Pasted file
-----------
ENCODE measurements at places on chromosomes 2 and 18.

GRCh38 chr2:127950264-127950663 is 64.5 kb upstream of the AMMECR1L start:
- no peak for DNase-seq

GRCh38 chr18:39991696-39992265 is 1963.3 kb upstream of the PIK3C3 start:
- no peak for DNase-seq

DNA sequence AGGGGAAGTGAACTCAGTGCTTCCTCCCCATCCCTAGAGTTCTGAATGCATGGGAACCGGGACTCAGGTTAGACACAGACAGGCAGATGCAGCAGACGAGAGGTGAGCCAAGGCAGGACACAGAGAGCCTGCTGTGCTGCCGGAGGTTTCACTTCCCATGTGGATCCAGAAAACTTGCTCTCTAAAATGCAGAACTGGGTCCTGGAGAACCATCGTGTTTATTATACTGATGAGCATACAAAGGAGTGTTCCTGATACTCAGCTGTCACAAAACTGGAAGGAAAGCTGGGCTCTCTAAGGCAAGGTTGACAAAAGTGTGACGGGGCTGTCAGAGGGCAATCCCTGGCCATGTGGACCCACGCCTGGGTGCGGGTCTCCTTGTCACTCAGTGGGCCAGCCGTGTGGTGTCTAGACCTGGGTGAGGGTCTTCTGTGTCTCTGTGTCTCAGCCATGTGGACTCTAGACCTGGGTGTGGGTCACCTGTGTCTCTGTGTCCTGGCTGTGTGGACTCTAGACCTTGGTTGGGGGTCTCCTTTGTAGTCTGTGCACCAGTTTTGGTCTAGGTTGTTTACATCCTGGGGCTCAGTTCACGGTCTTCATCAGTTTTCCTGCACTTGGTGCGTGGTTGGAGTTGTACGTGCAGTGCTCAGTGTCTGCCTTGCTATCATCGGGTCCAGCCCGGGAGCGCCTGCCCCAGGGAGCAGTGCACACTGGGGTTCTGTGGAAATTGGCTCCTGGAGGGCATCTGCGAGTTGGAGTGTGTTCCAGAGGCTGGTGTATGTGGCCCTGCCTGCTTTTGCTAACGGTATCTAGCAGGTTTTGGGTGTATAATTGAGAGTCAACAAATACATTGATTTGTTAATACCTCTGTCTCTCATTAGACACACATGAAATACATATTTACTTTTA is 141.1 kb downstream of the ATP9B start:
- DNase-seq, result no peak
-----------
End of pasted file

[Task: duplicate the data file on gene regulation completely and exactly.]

ENCODE measurements at places on chromosomes 2 and 18.

GRCh38 chr2:127950264-127950663 is 64.5 kb upstream of the AMMECR1L start:
- no peak for DNase-seq

GRCh38 chr18:39991696-39992265 is 1963.3 kb upstream of the PIK3C3 start:
- no peak for DNase-seq

DNA sequence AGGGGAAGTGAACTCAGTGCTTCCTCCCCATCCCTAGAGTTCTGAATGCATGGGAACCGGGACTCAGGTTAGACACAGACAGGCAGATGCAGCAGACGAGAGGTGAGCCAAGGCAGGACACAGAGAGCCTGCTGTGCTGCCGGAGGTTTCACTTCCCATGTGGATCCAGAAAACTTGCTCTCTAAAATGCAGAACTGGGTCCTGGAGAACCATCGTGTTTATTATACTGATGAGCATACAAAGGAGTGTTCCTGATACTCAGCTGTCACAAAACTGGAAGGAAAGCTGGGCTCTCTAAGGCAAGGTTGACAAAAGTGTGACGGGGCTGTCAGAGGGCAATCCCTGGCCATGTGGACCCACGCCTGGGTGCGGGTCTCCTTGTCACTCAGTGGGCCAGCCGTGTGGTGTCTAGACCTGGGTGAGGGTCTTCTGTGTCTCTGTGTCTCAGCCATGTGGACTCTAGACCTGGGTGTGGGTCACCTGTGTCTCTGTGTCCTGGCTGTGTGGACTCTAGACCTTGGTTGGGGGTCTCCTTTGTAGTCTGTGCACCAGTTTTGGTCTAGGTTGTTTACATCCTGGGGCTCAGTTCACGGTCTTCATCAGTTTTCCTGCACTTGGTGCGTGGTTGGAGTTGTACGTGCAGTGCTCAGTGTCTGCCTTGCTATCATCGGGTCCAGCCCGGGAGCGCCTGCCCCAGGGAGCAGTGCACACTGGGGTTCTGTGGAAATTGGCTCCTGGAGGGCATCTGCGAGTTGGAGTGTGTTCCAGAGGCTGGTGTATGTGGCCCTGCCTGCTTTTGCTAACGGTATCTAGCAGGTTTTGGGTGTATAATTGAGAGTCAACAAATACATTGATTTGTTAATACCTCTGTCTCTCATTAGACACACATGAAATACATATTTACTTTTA is 141.1 kb downstream of the ATP9B start:
- DNase-seq, result no peak